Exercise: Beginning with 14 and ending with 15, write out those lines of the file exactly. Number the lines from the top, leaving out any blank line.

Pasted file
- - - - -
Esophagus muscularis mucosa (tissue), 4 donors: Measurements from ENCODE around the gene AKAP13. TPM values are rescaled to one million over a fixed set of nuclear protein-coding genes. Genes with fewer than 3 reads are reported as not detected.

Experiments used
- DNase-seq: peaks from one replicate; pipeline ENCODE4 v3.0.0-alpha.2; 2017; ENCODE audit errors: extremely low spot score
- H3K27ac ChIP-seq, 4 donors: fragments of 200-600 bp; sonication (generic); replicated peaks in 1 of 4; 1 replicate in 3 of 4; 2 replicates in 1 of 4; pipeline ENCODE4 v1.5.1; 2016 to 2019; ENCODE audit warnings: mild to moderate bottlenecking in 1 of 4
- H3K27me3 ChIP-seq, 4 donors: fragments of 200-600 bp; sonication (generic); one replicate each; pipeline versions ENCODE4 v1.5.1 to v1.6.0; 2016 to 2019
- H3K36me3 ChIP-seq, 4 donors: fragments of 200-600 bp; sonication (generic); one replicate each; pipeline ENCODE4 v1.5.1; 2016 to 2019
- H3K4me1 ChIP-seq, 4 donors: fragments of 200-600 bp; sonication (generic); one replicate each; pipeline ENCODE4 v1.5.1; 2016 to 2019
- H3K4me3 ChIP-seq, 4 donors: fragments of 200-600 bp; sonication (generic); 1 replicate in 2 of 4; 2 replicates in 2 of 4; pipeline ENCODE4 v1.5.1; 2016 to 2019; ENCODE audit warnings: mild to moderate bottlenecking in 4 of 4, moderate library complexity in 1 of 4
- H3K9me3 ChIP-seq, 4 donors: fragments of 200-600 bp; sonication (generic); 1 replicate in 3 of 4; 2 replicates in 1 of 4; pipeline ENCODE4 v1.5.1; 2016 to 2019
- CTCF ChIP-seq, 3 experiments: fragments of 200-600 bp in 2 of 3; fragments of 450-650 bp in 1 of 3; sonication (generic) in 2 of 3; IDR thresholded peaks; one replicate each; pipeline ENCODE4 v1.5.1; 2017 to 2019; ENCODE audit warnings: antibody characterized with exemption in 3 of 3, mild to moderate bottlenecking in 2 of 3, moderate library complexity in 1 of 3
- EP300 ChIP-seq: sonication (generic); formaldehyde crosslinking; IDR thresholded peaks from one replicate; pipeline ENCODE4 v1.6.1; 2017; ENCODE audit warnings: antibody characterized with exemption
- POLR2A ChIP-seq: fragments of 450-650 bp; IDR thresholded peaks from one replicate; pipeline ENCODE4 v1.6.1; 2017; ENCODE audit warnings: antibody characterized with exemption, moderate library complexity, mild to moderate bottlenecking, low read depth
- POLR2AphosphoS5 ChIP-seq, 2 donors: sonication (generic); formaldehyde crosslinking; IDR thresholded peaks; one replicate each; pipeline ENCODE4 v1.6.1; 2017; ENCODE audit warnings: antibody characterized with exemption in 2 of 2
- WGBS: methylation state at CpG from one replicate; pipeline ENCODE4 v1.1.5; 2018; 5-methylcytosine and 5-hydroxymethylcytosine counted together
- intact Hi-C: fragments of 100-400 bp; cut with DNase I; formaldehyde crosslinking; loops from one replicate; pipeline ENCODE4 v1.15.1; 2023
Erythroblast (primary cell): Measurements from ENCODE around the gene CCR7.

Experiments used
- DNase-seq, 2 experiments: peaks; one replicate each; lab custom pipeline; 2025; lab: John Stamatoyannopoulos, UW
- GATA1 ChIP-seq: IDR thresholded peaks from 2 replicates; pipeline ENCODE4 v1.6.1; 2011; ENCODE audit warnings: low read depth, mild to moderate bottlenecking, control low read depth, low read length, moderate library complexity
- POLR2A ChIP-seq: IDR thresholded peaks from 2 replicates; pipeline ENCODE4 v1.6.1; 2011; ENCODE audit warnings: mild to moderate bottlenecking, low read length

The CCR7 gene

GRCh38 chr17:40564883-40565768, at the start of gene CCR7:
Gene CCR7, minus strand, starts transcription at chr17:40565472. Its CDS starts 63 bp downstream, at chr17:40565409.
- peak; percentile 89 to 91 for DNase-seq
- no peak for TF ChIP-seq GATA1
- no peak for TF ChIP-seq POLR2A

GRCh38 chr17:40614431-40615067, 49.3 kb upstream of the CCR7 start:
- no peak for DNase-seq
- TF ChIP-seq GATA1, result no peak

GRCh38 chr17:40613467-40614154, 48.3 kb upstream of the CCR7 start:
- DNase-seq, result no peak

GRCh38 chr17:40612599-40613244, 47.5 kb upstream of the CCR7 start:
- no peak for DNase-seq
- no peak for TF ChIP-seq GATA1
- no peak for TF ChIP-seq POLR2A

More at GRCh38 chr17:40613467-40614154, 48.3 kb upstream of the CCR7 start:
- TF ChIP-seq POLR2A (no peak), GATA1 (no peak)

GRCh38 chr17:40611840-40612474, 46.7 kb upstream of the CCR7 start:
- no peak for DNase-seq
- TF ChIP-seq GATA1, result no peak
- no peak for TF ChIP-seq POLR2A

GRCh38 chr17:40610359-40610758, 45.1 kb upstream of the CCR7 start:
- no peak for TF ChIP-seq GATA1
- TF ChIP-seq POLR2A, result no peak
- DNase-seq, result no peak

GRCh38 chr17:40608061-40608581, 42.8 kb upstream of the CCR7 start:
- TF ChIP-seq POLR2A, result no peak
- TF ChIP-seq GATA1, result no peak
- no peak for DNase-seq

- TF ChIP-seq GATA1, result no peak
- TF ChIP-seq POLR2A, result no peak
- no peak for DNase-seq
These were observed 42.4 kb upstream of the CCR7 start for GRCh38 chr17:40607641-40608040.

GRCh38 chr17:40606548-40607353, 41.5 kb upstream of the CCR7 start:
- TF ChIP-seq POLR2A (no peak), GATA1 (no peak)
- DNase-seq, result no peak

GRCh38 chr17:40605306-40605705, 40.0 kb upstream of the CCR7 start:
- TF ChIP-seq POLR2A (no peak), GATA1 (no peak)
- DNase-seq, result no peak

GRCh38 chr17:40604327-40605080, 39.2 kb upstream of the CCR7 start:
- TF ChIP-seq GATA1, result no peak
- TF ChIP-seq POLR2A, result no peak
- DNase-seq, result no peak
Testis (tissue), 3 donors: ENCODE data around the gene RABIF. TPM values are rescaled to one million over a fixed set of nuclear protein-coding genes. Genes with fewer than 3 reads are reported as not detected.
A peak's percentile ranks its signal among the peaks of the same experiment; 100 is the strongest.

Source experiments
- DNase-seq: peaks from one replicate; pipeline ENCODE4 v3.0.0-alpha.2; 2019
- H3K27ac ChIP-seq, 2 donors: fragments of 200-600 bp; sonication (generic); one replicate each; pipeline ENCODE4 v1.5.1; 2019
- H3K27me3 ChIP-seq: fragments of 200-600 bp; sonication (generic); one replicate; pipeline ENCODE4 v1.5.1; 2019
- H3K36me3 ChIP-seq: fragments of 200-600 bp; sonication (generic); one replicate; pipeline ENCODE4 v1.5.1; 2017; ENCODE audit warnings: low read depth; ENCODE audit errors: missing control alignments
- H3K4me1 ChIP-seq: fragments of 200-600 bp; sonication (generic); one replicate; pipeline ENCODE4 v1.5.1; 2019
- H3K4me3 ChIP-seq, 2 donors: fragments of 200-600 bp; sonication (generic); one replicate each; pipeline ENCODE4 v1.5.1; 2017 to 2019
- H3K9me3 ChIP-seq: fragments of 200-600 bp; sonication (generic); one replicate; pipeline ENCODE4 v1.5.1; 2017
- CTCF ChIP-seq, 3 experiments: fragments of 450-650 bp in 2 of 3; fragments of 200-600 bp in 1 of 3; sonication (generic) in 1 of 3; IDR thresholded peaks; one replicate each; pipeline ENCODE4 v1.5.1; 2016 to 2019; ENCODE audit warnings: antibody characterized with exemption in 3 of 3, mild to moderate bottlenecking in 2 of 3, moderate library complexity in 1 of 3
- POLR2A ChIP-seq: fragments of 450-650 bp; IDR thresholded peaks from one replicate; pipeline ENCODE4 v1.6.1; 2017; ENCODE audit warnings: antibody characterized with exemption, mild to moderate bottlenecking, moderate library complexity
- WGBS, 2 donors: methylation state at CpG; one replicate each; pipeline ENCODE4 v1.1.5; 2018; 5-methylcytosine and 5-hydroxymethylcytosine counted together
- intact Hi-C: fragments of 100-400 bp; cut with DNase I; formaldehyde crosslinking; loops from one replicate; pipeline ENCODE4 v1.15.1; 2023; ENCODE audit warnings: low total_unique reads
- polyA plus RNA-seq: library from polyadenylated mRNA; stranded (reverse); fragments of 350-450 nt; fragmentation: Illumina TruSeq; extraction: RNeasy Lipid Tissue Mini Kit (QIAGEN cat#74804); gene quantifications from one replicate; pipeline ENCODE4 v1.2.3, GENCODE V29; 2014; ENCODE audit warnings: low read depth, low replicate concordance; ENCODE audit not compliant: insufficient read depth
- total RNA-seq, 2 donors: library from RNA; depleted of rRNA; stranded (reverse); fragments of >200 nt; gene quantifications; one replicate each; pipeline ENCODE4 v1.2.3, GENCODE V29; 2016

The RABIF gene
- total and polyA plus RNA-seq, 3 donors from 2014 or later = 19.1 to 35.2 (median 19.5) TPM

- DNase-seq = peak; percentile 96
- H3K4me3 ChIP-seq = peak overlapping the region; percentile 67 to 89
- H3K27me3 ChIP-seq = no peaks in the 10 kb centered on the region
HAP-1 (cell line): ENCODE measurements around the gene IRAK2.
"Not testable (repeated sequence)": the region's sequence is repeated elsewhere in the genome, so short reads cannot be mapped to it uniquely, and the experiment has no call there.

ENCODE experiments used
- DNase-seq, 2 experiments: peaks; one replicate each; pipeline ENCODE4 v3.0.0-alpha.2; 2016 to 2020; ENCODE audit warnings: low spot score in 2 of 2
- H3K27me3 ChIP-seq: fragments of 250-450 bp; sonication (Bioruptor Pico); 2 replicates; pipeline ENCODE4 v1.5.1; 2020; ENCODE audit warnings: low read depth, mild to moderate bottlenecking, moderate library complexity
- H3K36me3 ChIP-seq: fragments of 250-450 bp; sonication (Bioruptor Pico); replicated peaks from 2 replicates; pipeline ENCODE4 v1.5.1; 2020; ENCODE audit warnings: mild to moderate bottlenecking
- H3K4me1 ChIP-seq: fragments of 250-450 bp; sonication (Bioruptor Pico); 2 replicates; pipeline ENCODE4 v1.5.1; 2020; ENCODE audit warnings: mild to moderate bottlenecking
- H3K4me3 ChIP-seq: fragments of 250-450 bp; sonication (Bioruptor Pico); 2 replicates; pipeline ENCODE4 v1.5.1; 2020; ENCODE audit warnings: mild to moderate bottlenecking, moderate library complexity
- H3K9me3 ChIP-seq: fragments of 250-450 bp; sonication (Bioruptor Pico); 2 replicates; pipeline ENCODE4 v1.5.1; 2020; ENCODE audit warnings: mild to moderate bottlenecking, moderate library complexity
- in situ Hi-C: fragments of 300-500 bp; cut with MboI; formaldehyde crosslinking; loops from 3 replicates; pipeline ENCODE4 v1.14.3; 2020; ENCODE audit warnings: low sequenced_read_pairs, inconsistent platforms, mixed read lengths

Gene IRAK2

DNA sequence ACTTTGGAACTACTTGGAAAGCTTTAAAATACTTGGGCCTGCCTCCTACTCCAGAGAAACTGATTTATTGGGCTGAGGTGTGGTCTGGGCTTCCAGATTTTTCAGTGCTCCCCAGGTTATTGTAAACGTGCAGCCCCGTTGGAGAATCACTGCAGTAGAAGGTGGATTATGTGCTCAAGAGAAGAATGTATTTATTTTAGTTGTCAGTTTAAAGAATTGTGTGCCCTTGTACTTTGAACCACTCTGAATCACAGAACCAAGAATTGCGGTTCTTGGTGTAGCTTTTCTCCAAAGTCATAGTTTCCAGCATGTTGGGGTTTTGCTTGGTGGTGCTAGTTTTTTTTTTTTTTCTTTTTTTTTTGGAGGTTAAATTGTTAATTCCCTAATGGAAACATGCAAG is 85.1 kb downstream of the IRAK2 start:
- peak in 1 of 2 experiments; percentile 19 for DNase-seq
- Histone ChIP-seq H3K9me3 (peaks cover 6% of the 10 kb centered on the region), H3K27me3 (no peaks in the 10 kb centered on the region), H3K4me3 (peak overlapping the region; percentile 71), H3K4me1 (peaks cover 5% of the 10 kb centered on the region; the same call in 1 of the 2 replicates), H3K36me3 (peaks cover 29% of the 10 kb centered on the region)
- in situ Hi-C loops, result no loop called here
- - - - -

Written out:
- WGBS: methylation state at CpG from one replicate; pipeline ENCODE4 v1.1.5; 2018; 5-methylcytosine and 5-hydroxymethylcytosine counted together
- intact Hi-C: fragments of 100-400 bp; cut with DNase I; formaldehyde crosslinking; loops from one replicate; pipeline ENCODE4 v1.15.1; 2023